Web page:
|2016||87.9 (42.8%)||77.1 (27.2%)||84.7 (19.6%)||78.7 (10.5%)|
The first number is the miles per hour each pitch is being thrown while the second number is his usage of that pitch in each year. Dropping nearly two miles per hour on every pitch besides his change, Keuchel has had to adjust the usage of how often he throws each pitch. It's also worth noting that his walk rate is up from 1.98 per nine last season to 3.48 this season. With the drop in velocity he is able to use his fastball to get ahead of hitters less, and that is likely what's leading to him falling behind batters and then losing them to the base on balls. The problem here is that there is no fix for dropping velocity. The other problem is that while his fastball has dropped by 1.7 miles per hour, his changeup has remained fairly steady, losing just four-tenths. This leads to less of a discrepancy between the two pitches, which generally means a pitcher is more prone to getting hit around.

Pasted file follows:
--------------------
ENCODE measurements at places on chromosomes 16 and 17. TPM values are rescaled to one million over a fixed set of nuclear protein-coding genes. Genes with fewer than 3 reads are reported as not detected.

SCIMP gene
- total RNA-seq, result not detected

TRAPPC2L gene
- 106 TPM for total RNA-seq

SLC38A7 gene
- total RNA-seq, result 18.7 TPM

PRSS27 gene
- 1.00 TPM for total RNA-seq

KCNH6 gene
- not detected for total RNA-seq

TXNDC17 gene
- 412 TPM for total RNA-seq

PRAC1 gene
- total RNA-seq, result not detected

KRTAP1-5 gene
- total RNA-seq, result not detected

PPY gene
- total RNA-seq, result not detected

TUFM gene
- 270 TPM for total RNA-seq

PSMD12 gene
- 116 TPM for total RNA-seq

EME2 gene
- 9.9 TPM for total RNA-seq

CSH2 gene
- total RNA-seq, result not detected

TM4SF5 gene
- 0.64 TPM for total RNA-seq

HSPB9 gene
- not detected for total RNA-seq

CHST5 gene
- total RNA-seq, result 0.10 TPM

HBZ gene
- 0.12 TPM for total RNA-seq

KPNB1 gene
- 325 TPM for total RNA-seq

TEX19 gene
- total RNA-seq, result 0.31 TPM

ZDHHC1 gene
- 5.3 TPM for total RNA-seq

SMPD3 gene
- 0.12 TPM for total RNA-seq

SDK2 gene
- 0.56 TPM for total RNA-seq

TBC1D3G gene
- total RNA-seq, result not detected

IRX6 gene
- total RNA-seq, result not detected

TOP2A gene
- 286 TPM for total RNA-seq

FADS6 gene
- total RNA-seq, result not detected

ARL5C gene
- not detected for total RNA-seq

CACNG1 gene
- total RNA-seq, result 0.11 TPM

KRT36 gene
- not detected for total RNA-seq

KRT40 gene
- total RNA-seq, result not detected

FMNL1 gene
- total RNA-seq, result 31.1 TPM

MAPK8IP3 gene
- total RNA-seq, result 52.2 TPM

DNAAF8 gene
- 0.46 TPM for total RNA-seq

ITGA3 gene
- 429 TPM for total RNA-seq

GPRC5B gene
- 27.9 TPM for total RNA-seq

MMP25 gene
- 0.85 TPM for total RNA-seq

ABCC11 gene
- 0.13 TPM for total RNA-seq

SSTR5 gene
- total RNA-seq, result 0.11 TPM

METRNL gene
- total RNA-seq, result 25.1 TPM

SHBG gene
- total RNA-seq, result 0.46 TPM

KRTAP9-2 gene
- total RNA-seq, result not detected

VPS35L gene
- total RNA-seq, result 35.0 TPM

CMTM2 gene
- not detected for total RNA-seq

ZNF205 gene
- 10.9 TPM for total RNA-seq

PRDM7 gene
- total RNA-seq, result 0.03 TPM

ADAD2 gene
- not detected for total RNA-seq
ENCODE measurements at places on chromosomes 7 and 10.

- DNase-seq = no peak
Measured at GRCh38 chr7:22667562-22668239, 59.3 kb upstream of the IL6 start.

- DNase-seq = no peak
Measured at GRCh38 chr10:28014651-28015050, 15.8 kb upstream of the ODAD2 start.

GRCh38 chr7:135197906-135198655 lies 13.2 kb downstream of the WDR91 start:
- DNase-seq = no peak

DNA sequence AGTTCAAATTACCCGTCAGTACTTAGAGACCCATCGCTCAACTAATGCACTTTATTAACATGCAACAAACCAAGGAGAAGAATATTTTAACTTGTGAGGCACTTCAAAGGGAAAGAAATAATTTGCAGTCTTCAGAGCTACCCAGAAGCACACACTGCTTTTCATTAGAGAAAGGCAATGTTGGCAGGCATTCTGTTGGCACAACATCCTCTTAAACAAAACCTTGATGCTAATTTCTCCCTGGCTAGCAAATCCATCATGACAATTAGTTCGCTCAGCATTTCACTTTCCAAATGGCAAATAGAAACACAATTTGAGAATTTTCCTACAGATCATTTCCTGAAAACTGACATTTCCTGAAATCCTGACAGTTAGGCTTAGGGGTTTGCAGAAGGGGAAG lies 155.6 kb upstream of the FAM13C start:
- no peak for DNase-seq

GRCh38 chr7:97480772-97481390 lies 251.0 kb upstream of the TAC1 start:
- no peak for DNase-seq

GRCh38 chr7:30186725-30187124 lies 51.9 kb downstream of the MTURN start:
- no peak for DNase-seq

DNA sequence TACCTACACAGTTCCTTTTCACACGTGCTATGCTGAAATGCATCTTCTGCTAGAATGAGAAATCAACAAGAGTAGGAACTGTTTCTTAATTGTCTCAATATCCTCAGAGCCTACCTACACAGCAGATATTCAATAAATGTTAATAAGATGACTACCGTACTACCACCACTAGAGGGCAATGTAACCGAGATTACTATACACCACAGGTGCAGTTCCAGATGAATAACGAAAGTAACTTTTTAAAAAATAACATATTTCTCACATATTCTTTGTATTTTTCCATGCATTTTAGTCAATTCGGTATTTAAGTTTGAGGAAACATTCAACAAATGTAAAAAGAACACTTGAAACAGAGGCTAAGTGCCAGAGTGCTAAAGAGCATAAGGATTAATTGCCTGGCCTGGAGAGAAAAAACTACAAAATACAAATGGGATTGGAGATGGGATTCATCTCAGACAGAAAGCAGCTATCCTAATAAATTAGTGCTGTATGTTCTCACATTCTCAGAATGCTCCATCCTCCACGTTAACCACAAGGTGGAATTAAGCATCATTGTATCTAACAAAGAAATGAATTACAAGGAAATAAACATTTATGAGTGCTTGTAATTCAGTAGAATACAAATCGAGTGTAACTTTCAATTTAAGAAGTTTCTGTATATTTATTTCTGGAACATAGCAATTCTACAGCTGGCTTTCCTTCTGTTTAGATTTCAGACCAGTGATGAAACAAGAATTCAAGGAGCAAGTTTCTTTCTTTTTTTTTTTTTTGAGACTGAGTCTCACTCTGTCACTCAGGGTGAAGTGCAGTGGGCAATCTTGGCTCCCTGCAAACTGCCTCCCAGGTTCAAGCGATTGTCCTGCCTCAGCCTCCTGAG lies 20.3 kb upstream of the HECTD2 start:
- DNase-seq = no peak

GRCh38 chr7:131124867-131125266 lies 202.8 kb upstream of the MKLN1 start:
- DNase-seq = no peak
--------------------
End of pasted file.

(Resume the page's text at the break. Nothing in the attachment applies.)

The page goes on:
The Astros rotation has an ERA of 5.16 while their bullpen has an ERA of 4.94. Both have been inflated a bit by poor outings and small samples, namely McHugh's one-third of an inning in New York and Keuchel's six runs in six innings in Texas for the rotation, and the overall performances of Ken Giles (9.00 ERA over 10 IP) and Michael Feliz (9 earned in 5.1 innings, 15.14 ERA). In defense of the bullpen, the Astros are 0-15 after Saturday's loss in games in which they trail after six innings. That's most of their losses, and that points the finger predominantly at the rotation and the offense.